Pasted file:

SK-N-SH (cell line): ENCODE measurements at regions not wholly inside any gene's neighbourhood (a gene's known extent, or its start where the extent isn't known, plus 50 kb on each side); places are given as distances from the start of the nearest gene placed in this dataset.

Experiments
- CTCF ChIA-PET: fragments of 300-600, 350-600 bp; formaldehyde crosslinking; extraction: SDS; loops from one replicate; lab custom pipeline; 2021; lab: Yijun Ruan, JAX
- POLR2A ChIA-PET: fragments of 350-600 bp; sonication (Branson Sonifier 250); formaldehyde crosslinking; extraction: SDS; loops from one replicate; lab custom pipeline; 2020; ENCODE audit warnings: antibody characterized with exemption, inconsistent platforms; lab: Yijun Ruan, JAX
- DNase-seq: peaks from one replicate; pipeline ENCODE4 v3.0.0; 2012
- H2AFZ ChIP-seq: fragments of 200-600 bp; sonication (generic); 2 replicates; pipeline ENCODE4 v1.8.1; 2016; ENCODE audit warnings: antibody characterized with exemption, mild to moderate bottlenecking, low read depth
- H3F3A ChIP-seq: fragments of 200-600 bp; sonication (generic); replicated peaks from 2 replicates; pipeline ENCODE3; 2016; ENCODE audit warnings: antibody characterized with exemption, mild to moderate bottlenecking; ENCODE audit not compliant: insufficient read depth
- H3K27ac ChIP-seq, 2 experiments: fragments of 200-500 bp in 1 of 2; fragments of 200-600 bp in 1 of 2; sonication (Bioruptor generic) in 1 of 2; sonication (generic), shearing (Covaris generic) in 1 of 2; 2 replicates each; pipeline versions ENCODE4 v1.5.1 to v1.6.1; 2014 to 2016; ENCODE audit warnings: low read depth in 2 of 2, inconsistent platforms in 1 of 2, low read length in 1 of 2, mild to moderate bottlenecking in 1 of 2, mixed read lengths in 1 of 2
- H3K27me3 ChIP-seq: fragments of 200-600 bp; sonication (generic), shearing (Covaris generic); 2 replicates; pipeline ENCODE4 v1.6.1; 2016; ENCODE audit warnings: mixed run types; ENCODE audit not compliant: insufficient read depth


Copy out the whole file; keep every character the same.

SK-N-SH (cell line): ENCODE measurements at regions not wholly inside any gene's neighbourhood (a gene's known extent, or its start where the extent isn't known, plus 50 kb on each side); places are given as distances from the start of the nearest gene placed in this dataset.

Experiments
- CTCF ChIA-PET: fragments of 300-600, 350-600 bp; formaldehyde crosslinking; extraction: SDS; loops from one replicate; lab custom pipeline; 2021; lab: Yijun Ruan, JAX
- POLR2A ChIA-PET: fragments of 350-600 bp; sonication (Branson Sonifier 250); formaldehyde crosslinking; extraction: SDS; loops from one replicate; lab custom pipeline; 2020; ENCODE audit warnings: antibody characterized with exemption, inconsistent platforms; lab: Yijun Ruan, JAX
- DNase-seq: peaks from one replicate; pipeline ENCODE4 v3.0.0; 2012
- H2AFZ ChIP-seq: fragments of 200-600 bp; sonication (generic); 2 replicates; pipeline ENCODE4 v1.8.1; 2016; ENCODE audit warnings: antibody characterized with exemption, mild to moderate bottlenecking, low read depth
- H3F3A ChIP-seq: fragments of 200-600 bp; sonication (generic); replicated peaks from 2 replicates; pipeline ENCODE3; 2016; ENCODE audit warnings: antibody characterized with exemption, mild to moderate bottlenecking; ENCODE audit not compliant: insufficient read depth
- H3K27ac ChIP-seq, 2 experiments: fragments of 200-500 bp in 1 of 2; fragments of 200-600 bp in 1 of 2; sonication (Bioruptor generic) in 1 of 2; sonication (generic), shearing (Covaris generic) in 1 of 2; 2 replicates each; pipeline versions ENCODE4 v1.5.1 to v1.6.1; 2014 to 2016; ENCODE audit warnings: low read depth in 2 of 2, inconsistent platforms in 1 of 2, low read length in 1 of 2, mild to moderate bottlenecking in 1 of 2, mixed read lengths in 1 of 2
- H3K27me3 ChIP-seq: fragments of 200-600 bp; sonication (generic), shearing (Covaris generic); 2 replicates; pipeline ENCODE4 v1.6.1; 2016; ENCODE audit warnings: mixed run types; ENCODE audit not compliant: insufficient read depth